Graphics card prices in the EU fell by 25% in March, but still 25% above MSRP

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According to data compiled by 3DCenter, graphics card costs have reached their lowest position in more than a year, the costs are the lowest they've been since early 2021.

Furthermore, according to today's report, the average MSRP dropped by 25% from the beginning to the end of March. By some strange coincidence, the average amount of GPU price over MSRPs is currently 25 percent as well. 3DCenter's analysis also compares the various AMD and Nvidia SKUs to cost and availability in merchants across the EU. 3DCenter has monitored Nvidia's average pricing through time in green, and AMD in red, in the graphic above. As of today, Nvidia and AMD pricing are nearly same in terms of how much they are overvalued. With more supply, it is reasonable to suppose that all suppliers will have less leeway to overprice, which is why they have queued. The most significant divergences between the green and red lines occurred in May, when buyer price was at its lowest.

Meanwhile, availability levels, depicted as a dashed blue line, appear to be good. When this statistic is combined with declining prices, there is every reason to expect that graphics card buyers who are patient will be rewarded with even lower pricing. If the present trend continues, we might be looking at near to MSRP cost across all graphics card manufacturers and models by the end of April. Many PC DIYers are said to be waiting out for better pricing after being patient for so long. PC gamers and enthusiasts are likely to wait for the next generation as well. And we don't just mean Ada and RDNA3 GPUs; Intel Arc is on the road, and AMD is planning a Radeon RX 6000 series upgrade for April.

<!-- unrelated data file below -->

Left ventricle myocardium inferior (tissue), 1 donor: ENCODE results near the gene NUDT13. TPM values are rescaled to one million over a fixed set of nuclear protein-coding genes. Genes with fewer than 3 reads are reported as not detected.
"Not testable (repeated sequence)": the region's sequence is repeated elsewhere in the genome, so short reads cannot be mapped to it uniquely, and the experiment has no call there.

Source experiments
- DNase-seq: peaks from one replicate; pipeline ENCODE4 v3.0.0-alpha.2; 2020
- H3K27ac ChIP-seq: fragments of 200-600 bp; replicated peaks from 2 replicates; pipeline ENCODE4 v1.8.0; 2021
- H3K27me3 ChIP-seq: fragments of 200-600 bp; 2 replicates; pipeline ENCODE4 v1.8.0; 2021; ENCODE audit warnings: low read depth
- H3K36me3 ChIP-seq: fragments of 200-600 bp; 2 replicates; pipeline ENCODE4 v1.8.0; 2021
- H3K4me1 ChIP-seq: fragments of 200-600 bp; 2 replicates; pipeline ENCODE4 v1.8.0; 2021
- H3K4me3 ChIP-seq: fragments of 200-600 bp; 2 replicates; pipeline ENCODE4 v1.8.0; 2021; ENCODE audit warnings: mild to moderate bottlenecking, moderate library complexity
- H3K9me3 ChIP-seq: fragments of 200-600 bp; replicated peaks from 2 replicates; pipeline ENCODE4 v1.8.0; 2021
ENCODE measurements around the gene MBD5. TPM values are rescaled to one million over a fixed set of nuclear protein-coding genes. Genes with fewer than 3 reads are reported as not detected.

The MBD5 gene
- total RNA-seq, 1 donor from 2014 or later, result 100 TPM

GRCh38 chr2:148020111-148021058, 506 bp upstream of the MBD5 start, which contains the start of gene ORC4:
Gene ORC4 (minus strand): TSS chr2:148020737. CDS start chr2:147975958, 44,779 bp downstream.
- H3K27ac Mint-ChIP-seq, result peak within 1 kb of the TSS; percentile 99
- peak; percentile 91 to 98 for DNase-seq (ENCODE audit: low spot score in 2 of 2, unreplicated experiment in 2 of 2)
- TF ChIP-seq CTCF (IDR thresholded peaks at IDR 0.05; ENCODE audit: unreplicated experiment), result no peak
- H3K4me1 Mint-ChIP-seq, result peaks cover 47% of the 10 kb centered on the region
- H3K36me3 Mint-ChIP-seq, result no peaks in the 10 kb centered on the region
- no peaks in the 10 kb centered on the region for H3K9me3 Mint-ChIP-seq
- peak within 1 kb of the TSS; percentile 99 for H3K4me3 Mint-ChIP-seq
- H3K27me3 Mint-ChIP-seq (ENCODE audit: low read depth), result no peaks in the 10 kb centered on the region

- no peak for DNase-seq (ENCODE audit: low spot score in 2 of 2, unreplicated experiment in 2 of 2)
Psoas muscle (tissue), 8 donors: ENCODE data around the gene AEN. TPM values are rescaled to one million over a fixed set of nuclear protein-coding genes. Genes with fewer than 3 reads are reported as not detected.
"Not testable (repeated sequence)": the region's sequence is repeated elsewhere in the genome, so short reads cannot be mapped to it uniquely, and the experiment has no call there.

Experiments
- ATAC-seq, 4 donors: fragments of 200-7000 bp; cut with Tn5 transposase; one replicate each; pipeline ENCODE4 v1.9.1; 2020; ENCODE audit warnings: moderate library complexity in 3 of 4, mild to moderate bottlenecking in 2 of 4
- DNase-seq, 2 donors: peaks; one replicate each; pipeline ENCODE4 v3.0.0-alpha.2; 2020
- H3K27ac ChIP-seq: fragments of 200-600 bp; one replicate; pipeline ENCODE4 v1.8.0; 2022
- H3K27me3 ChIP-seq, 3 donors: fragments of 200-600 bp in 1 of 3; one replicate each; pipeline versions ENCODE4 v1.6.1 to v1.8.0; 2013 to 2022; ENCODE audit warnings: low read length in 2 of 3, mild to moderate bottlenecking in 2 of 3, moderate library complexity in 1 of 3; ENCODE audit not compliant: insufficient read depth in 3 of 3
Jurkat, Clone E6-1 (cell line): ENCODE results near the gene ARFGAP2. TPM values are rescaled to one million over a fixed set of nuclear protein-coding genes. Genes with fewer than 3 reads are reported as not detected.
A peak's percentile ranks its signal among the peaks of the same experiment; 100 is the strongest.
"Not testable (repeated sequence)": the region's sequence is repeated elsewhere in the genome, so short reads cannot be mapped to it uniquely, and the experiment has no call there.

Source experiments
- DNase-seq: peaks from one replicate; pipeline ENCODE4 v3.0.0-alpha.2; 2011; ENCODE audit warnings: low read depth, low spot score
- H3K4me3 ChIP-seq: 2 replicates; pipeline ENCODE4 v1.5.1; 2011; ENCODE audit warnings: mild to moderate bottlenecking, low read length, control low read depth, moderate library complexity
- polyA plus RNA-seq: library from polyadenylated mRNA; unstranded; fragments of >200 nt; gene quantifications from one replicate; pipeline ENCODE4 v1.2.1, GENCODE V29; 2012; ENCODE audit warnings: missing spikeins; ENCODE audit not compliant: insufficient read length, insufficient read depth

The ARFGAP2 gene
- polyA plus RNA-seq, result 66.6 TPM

Have a look at the yellow line in the graphic. This line depicts the price of Ethereum, which is still the most popular cryptocurrency among GPU miners. Until July of last year, GPU price and ETH were highly connected. The gap/divergence might be caused by a variety of factors, the most evident of which are the increased mining skill level and the substantial spike in energy prices since the autumn. There has been a recent increase in cryptocurrency pricing, which hopefully will not be able to counteract the momentum of declining GPU costs.

Image credit: 3DCenter

Graphics card prices in the EU fell by 25% in March, but still 25% above MSRP

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